The firm chairman wants to be Attorney General.
Only one can win.
Sweeny, Owens & Boyle sits at the top of Wall Street law firms. Brilliant and beautiful, Maggie Mahoney became a partner and the trophy wife of its managing attorney. Her husband’s death renders Maggie an outsider with the firm’s male establishment and creates a power vacuum.
Obsessed with his dream of becoming the next Attorney General, firm chairman, Andy Anderson, chooses a surprising replacement: Jack Slattery, a reputed sexist. Jack’s background hardly qualifies him for such a prominent position. Maggie suspects Jack has something on Andy, but what is it?
Andy’s ambition drives him to desperate measures. With proof of misconduct in hand, Maggie demands justice, but it comes at a high price.
If ambition rules, can justice prevail?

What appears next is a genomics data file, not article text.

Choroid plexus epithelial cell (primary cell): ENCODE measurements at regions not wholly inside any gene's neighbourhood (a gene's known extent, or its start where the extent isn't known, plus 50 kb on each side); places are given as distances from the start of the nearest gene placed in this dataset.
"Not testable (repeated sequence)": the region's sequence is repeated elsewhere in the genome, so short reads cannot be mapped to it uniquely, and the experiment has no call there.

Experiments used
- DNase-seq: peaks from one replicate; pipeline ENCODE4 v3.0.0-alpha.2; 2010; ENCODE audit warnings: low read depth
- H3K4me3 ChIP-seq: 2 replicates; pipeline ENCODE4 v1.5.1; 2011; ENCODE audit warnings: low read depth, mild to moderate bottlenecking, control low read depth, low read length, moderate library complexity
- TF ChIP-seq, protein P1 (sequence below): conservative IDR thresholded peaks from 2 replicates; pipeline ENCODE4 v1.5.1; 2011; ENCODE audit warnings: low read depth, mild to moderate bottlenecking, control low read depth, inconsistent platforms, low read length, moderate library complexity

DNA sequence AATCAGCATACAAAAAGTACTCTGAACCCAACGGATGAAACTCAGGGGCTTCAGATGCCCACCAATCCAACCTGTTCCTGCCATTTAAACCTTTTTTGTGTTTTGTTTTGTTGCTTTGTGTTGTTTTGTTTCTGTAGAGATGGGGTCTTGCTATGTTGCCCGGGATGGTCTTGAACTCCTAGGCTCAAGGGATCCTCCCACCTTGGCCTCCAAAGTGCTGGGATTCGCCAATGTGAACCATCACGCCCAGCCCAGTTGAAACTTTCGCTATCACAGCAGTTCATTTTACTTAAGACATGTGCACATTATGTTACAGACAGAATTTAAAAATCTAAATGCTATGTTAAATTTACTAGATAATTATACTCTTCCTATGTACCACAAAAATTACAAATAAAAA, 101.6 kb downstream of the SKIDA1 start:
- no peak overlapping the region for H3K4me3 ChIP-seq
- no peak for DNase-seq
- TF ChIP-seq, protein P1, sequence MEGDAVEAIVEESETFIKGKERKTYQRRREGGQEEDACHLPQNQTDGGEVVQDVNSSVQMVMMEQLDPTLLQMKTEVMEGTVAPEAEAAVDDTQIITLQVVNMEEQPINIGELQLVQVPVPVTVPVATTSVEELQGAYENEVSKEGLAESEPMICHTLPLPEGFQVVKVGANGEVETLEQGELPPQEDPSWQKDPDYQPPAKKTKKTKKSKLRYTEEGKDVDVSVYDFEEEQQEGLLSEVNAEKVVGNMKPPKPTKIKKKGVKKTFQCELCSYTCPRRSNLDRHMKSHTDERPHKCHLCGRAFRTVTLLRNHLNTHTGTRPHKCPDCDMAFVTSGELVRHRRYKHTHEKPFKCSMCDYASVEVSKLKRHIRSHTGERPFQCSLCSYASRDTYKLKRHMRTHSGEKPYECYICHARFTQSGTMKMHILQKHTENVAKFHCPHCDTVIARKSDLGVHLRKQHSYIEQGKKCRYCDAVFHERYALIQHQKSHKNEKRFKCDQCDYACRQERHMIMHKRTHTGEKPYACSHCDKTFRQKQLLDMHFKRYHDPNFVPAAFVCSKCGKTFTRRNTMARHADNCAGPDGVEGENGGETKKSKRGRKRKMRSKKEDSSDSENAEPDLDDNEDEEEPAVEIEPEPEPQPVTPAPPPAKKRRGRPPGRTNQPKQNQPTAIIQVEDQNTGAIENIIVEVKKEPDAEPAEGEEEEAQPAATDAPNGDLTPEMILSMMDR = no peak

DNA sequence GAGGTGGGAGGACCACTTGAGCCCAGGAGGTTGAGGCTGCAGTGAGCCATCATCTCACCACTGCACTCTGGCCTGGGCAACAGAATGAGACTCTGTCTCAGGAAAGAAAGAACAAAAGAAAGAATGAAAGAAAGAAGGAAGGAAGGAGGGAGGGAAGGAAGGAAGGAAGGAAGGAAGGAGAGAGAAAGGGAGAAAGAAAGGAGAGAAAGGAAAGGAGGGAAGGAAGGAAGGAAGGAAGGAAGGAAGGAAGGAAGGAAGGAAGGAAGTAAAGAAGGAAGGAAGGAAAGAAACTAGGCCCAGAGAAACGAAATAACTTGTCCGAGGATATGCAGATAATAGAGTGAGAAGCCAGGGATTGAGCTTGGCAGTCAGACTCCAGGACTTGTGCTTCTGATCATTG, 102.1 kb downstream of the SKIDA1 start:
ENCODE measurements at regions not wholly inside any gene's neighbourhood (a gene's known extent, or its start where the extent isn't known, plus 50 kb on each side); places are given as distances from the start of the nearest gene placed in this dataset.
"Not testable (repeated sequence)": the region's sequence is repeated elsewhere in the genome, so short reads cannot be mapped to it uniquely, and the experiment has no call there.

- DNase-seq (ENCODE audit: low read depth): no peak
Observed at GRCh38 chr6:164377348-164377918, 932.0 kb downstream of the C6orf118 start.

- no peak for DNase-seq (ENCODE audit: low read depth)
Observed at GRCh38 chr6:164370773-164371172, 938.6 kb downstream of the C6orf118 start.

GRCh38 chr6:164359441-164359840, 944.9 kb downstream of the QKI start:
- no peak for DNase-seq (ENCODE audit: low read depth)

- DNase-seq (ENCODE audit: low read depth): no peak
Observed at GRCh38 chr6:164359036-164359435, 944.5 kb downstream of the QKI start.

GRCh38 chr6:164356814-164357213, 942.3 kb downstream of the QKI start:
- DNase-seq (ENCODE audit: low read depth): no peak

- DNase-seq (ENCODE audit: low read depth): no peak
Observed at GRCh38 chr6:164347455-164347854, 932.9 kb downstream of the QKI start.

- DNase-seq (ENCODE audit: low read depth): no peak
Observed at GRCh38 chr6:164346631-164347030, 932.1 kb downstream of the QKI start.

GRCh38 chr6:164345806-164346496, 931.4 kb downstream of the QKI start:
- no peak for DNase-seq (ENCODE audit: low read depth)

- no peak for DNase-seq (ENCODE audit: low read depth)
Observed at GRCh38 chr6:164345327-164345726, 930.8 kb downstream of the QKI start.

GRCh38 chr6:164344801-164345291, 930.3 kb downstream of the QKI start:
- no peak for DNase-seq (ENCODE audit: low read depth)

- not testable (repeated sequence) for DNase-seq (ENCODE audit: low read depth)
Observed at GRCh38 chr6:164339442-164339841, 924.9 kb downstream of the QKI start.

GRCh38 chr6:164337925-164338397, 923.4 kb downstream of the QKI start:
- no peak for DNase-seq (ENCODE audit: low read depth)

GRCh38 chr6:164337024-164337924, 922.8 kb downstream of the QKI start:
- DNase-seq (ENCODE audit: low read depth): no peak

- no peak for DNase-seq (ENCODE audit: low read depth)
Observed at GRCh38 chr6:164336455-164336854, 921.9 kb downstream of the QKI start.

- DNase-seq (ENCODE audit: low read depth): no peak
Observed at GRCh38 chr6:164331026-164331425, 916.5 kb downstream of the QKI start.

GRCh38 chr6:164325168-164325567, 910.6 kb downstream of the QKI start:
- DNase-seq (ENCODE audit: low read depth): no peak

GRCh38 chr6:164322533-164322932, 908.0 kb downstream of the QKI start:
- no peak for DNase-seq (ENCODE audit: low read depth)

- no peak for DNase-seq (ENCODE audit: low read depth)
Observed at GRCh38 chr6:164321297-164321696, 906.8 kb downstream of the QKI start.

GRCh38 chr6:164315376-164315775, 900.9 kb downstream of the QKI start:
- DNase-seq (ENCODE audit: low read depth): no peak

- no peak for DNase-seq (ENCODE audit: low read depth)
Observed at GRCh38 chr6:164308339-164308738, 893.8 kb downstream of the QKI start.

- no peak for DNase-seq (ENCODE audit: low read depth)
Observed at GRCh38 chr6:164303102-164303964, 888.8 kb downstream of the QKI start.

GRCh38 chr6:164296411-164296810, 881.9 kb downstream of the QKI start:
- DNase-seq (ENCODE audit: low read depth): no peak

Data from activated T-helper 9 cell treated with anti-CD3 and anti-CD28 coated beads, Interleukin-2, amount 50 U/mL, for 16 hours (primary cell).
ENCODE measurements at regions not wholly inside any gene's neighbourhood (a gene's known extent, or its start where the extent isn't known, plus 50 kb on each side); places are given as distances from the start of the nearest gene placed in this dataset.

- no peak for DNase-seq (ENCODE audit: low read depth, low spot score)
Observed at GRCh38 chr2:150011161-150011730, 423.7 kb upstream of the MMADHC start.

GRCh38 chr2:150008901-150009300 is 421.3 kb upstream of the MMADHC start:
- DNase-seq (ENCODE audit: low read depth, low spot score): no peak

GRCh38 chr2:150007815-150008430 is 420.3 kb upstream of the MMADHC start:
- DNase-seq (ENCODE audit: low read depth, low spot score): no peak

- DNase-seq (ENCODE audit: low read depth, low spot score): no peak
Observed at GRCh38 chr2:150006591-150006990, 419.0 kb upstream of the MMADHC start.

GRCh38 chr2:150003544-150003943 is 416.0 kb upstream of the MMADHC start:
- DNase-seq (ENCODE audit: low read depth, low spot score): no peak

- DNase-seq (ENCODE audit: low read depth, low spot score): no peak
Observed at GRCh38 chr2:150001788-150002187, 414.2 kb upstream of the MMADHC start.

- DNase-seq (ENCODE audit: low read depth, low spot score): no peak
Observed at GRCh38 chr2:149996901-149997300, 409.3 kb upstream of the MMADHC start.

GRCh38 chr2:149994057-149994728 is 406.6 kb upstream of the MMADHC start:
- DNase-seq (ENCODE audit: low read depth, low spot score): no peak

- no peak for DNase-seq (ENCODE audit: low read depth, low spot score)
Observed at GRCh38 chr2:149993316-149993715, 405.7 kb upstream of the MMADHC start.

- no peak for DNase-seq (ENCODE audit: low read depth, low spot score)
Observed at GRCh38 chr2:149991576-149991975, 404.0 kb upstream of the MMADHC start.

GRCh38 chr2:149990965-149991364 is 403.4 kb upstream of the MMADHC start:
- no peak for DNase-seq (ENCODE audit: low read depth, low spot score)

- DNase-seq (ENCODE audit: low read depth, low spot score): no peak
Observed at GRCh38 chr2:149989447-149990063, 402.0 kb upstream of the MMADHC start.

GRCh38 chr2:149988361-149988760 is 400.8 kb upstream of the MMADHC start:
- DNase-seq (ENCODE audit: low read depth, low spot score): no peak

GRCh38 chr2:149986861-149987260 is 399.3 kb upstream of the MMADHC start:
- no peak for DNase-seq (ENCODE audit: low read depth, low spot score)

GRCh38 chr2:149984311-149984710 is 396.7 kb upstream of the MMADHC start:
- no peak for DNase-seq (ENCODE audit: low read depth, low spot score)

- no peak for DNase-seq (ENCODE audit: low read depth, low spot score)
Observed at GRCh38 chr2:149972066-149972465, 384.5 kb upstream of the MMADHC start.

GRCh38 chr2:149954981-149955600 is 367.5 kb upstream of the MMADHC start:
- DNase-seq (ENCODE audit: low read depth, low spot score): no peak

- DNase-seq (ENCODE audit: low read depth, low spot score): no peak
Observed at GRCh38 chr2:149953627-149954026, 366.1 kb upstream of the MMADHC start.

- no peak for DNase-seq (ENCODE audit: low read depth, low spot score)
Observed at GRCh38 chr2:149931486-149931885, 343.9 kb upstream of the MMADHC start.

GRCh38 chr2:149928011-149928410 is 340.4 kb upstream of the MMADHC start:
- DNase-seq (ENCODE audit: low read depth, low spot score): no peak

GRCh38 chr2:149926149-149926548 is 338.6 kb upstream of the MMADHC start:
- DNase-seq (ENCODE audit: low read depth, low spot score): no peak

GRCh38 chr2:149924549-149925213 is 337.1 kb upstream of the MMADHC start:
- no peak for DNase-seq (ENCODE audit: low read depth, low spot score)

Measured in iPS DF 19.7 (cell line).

Today she is a full-time writer who advocates for women’s rights. Her work has appeared in Jezebel, Women’s Media Center, Fem2pt0, Ms. JD, The Girls Guide to Law School and Role/Reboot. She tweets about these issues as @womnsrightswrtr. Her website, womensrightswriter.com, includes her blog as well as women’s rights resources and volunteer opportunities. She lives in a utopian community in the Midwest with her husband, dogs and innumerable squirrels.
- Paperback: 308 pages
- Publisher: Two XX Press (March 24, 2012)
- Language: English
- ISBN-10: 0984990178
- ISBN-13: 978-0984990177
This isn’t my usual type of book, but I was hooked by the first chapter. Each chapter was even more compelling, even though parts of it horrified me. Jack is just the type of evil villain that your mother probably warned you about. Maggie is someone that our daughters should emulate and strive towards. I am so glad that the explosion of young adult books are bringing subjects like this to the forefront and teaching girls not to stand by or down to abuse. I have to admit parts of this book were difficult to read and I hope that the objectification of women will soon be a thing of the past. After reading Bond Girl by Erin Duffy (review here) which is a thinly veiled memoir of life in the pretty much male dominated world of finance, you can believe that a story like this could happen in a law firm.